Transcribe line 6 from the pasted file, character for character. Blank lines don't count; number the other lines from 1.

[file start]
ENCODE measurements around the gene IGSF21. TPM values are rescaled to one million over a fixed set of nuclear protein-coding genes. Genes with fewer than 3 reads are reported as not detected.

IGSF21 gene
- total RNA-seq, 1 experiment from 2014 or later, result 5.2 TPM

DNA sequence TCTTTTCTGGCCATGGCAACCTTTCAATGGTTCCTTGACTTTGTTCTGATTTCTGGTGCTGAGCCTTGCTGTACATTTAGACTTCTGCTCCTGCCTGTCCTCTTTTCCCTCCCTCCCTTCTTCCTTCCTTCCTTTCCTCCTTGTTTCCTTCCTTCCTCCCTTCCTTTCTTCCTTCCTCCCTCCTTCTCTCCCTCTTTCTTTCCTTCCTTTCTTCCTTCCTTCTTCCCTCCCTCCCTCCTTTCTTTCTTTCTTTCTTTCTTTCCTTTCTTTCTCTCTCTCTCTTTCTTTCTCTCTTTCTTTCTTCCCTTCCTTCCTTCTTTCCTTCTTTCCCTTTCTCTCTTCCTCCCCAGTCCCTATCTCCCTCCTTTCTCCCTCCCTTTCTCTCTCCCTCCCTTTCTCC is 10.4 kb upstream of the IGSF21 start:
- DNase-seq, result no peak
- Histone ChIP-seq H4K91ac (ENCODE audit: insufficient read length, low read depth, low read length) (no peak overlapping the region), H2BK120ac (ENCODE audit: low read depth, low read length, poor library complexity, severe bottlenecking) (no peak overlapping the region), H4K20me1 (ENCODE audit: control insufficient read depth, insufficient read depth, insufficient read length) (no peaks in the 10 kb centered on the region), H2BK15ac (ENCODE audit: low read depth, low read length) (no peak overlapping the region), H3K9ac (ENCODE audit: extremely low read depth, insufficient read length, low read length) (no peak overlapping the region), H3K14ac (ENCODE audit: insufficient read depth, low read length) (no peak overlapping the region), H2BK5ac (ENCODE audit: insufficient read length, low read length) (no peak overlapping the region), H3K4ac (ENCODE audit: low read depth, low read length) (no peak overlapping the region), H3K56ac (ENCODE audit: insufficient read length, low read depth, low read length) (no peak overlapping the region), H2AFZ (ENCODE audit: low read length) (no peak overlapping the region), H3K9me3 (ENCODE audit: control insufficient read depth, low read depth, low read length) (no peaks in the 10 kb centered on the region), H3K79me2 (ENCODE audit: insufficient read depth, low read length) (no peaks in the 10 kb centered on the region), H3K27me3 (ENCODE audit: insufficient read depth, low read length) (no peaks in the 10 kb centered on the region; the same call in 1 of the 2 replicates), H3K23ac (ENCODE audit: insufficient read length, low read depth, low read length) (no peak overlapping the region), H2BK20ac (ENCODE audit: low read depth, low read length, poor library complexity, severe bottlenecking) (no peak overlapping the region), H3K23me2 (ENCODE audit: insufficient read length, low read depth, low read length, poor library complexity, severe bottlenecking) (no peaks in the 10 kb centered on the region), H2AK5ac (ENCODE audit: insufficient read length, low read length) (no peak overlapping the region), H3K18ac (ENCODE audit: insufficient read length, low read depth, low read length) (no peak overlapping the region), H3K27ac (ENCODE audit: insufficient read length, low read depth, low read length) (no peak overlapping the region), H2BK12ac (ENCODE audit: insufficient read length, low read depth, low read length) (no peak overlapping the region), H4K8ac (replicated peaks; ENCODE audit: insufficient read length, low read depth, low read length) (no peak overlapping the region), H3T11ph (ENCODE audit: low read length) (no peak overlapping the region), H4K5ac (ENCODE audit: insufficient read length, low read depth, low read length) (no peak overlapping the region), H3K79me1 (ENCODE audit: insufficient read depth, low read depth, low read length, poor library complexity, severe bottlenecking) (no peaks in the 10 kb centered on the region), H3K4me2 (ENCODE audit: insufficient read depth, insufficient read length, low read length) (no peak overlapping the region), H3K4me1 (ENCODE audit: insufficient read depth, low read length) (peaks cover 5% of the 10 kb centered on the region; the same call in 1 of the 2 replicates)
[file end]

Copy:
- Histone ChIP-seq H4K91ac (ENCODE audit: insufficient read length, low read depth, low read length) (no peak overlapping the region), H2BK120ac (ENCODE audit: low read depth, low read length, poor library complexity, severe bottlenecking) (no peak overlapping the region), H4K20me1 (ENCODE audit: control insufficient read depth, insufficient read depth, insufficient read length) (no peaks in the 10 kb centered on the region), H2BK15ac (ENCODE audit: low read depth, low read length) (no peak overlapping the region), H3K9ac (ENCODE audit: extremely low read depth, insufficient read length, low read length) (no peak overlapping the region), H3K14ac (ENCODE audit: insufficient read depth, low read length) (no peak overlapping the region), H2BK5ac (ENCODE audit: insufficient read length, low read length) (no peak overlapping the region), H3K4ac (ENCODE audit: low read depth, low read length) (no peak overlapping the region), H3K56ac (ENCODE audit: insufficient read length, low read depth, low read length) (no peak overlapping the region), H2AFZ (ENCODE audit: low read length) (no peak overlapping the region), H3K9me3 (ENCODE audit: control insufficient read depth, low read depth, low read length) (no peaks in the 10 kb centered on the region), H3K79me2 (ENCODE audit: insufficient read depth, low read length) (no peaks in the 10 kb centered on the region), H3K27me3 (ENCODE audit: insufficient read depth, low read length) (no peaks in the 10 kb centered on the region; the same call in 1 of the 2 replicates), H3K23ac (ENCODE audit: insufficient read length, low read depth, low read length) (no peak overlapping the region), H2BK20ac (ENCODE audit: low read depth, low read length, poor library complexity, severe bottlenecking) (no peak overlapping the region), H3K23me2 (ENCODE audit: insufficient read length, low read depth, low read length, poor library complexity, severe bottlenecking) (no peaks in the 10 kb centered on the region), H2AK5ac (ENCODE audit: insufficient read length, low read length) (no peak overlapping the region), H3K18ac (ENCODE audit: insufficient read length, low read depth, low read length) (no peak overlapping the region), H3K27ac (ENCODE audit: insufficient read length, low read depth, low read length) (no peak overlapping the region), H2BK12ac (ENCODE audit: insufficient read length, low read depth, low read length) (no peak overlapping the region), H4K8ac (replicated peaks; ENCODE audit: insufficient read length, low read depth, low read length) (no peak overlapping the region), H3T11ph (ENCODE audit: low read length) (no peak overlapping the region), H4K5ac (ENCODE audit: insufficient read length, low read depth, low read length) (no peak overlapping the region), H3K79me1 (ENCODE audit: insufficient read depth, low read depth, low read length, poor library complexity, severe bottlenecking) (no peaks in the 10 kb centered on the region), H3K4me2 (ENCODE audit: insufficient read depth, insufficient read length, low read length) (no peak overlapping the region), H3K4me1 (ENCODE audit: insufficient read depth, low read length) (peaks cover 5% of the 10 kb centered on the region; the same call in 1 of the 2 replicates)